Real Estate

These shoes are made for walkin’: What Millennials want

Millennials prioritize neighborhood amenities that are within walking distance of their homes. photo: Leipnizkeks

Ihear this repeatedly from today’s Millennial buyers: “I want to be able to walk to things — stores, wine bars, restaurants, and coffee shops.” These sorts of neighborhoods have always been popular, but Millennials almost demand it. And that’s OK!

Millennials are people born between 1982 and 2004, and this particular buyer group is far more open in terms of where these “walk-to” neighborhoods might be found. Previous generations of buyers wanted to be close to Fillmore, Union, or Chestnut streets. Then it expanded to include Polk and 24th streets, as more interesting businesses moved into these neighborhoods. Buyers were always happy when they found that wonderful combination of a home they loved and close proximity to great places and fun things to do.

But Millennials are open-minded and, in fact, they are creating these new walk-to neighborhoods. “If you build it, they will come,” and just as true, if it is built and they come, a neighborhood will follow. Market Street, Hayes Valley, Inner Mission, Mission, Dog Patch, and even Hunter’s Point are now infilling with new housing developments. These bring in new, younger buyers, and this in turn revitalizes neighborhoods, as cool new eating places and shops open to accommodate these new residents.

Some of this occurred with the introduction of high-tech private bus routes. In the beginning, we would hear, “I want to be near a Google bus stop for work.” Consequently, these areas took off, attracting these new residents. A short time later, businesses flocked to these neighborhoods to provide residents with the dining, products, and the services they sought. Clearly, this has been a win-win for all. These areas have gotten a great shot in the real estate arm, and businesses are being created to meet needs.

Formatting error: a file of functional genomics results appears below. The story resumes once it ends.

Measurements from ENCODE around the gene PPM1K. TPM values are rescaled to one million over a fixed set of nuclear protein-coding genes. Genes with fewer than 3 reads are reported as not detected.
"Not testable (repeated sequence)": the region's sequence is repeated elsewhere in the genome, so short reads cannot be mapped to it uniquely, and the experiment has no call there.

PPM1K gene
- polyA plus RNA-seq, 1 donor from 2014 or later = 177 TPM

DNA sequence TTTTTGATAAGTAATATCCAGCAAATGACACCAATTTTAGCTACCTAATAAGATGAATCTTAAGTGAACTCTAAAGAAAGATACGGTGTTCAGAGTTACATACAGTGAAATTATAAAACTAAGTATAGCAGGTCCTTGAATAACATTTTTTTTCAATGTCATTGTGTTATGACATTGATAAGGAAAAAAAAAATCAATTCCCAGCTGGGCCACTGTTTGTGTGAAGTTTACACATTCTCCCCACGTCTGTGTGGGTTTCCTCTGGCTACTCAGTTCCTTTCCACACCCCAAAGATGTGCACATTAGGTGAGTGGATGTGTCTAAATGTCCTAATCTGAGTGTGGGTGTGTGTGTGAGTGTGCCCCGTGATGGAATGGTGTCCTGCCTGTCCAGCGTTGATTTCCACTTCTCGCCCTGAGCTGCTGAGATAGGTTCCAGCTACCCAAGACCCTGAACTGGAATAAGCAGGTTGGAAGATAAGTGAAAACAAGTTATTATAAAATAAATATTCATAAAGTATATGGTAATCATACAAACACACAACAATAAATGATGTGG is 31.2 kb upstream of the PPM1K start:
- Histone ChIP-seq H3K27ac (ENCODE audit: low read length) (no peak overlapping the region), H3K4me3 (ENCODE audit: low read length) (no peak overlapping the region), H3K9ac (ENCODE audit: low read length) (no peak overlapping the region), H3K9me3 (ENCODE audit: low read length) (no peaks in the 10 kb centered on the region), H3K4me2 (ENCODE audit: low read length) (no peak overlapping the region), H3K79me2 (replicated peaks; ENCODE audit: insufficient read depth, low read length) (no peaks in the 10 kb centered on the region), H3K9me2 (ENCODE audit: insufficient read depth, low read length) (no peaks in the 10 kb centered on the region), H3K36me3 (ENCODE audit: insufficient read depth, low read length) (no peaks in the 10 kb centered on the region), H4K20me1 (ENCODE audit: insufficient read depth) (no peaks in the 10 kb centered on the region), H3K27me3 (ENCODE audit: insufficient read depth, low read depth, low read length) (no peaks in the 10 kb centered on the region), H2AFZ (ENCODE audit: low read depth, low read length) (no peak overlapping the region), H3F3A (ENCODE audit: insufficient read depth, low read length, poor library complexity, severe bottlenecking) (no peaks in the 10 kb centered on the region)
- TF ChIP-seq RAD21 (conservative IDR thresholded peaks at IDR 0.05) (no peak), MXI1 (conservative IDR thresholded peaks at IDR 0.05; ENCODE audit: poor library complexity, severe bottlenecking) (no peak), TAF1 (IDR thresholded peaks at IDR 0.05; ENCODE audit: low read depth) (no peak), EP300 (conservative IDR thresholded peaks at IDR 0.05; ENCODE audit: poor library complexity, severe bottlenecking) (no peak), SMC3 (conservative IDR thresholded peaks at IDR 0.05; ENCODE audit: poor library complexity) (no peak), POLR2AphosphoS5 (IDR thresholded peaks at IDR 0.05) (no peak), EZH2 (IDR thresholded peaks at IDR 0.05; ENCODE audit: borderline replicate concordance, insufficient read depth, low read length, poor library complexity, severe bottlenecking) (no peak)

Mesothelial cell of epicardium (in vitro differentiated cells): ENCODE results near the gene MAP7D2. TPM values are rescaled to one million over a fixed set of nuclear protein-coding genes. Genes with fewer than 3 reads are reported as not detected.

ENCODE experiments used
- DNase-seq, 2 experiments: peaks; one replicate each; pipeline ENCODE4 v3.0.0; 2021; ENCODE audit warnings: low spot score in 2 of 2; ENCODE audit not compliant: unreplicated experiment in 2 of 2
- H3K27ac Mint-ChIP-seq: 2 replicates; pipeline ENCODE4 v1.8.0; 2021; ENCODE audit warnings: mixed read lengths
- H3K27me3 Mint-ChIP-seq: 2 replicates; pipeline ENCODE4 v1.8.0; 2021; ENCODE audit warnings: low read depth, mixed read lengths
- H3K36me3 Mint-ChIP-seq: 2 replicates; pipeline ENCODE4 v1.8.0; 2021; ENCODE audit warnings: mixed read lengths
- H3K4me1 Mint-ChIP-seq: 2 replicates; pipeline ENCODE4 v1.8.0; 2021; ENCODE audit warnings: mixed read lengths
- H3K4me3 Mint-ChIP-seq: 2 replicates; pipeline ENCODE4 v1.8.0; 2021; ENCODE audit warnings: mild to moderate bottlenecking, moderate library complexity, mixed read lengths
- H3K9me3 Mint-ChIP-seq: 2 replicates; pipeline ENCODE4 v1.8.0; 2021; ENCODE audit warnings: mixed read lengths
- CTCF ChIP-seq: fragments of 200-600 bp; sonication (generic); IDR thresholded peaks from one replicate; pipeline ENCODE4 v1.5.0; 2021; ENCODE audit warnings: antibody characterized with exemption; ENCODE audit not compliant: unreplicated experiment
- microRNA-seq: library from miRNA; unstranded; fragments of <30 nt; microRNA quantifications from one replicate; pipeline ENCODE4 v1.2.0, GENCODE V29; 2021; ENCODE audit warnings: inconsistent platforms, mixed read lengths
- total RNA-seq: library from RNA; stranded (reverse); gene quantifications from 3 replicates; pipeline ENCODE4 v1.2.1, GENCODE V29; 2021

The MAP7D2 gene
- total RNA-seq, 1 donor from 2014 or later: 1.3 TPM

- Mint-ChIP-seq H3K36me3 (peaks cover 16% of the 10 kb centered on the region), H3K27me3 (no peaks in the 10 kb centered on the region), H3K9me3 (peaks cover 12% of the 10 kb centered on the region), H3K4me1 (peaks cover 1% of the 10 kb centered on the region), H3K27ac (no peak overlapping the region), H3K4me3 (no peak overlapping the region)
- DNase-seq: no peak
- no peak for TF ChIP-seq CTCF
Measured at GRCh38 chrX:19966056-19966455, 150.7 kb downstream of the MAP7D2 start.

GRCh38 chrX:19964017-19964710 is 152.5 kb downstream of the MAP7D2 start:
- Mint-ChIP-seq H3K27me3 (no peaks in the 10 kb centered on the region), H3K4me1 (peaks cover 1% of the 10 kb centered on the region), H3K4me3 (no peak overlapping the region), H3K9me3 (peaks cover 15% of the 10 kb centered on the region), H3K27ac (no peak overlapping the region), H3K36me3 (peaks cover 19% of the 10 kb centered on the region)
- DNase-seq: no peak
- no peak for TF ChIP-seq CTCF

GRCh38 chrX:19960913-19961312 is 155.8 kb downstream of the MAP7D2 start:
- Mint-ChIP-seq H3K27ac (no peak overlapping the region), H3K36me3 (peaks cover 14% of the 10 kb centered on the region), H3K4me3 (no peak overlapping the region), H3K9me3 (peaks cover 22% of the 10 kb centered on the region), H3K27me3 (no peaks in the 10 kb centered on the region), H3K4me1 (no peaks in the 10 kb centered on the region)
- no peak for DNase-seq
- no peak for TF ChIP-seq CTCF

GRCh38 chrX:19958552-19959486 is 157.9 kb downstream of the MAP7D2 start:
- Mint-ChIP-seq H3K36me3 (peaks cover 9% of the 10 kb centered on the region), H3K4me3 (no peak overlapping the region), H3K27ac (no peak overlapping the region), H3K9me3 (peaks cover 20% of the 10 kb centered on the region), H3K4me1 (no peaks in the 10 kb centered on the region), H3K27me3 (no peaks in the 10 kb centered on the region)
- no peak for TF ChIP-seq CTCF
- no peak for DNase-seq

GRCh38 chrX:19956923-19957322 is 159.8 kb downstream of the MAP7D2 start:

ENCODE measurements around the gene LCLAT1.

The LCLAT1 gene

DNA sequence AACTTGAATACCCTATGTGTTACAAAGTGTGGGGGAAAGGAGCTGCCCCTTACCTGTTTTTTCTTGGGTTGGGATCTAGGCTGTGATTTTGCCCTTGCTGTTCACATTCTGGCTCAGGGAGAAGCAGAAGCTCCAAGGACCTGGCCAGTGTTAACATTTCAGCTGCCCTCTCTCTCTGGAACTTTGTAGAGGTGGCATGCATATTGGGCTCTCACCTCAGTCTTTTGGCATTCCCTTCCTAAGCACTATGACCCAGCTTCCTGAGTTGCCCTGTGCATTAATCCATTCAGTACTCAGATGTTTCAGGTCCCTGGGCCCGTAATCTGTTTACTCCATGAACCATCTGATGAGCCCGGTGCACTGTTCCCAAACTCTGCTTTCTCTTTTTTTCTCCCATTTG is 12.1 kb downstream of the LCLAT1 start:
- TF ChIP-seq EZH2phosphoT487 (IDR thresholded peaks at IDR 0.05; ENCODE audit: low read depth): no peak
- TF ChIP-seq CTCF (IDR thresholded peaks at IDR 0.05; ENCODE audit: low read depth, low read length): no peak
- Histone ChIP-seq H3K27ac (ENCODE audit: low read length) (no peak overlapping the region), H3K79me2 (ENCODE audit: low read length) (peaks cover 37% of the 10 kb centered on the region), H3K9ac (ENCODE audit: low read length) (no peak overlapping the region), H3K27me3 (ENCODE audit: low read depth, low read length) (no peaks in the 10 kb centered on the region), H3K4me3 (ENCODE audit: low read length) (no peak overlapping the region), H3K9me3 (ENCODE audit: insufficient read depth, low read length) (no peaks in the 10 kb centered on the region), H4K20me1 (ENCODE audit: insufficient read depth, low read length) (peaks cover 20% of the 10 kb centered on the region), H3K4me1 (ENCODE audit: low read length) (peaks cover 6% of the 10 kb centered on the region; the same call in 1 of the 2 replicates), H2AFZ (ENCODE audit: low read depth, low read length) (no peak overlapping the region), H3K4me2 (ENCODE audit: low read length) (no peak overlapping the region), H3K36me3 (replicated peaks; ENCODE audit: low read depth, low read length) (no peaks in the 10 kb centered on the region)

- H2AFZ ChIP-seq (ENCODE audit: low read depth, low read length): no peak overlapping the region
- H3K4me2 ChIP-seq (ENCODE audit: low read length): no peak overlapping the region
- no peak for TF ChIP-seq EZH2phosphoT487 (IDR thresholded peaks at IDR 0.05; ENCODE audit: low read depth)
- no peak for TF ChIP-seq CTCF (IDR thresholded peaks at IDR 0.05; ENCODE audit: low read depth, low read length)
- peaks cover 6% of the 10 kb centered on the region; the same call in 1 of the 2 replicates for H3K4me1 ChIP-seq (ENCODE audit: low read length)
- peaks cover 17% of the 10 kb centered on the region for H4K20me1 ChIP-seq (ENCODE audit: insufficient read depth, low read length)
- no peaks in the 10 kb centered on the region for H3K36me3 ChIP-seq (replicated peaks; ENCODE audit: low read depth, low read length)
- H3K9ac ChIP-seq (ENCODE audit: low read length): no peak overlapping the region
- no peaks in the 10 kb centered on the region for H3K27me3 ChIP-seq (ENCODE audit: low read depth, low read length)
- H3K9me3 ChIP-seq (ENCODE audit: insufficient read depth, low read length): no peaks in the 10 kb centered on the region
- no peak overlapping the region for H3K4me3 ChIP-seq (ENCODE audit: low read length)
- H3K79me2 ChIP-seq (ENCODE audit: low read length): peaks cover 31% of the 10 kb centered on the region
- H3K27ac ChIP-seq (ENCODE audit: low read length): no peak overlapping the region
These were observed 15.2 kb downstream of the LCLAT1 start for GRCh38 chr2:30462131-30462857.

This does not mean that the neighborhoods along Union, Chestnut, Fillmore, Polk, and 24th streets are no longer popular or in demand. They are. Indeed, the tech buses come to the north side of town, too, to pick up employees. It’s just that Millennials don’t limit themselves to only these areas. They see potential in other neighborhoods throughout San Francisco.

Another thing I’ve noticed is many Millennials do not even own a car. This is one of the reasons they want to live in walk-to neighborhoods. Having a private garage is not as high on their list of priorities as it has been with other buyers. New buyers think nothing of jumping on the private business bus for transportation to work, or calling Uber or Lyft to get to where they need to go. But most of all, and perhaps best of all, they simply prefer walking to driving.

So when checking out a property (or considering putting yours on the market), be sure to check the walkability score online at It’s easy to do, and I always include that score in my listing promotion. In fact, I make a list of fun things to walk to in the neighborhood to hand out at showings. People of all ages appreciate that, not just the Millennials.

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Stephanie Saunders Ahlberg has been a real estate agent for over 30 years and joined Hill & Co. in 1983, where she has consistently been among the top 10 salespeople. She can be reached at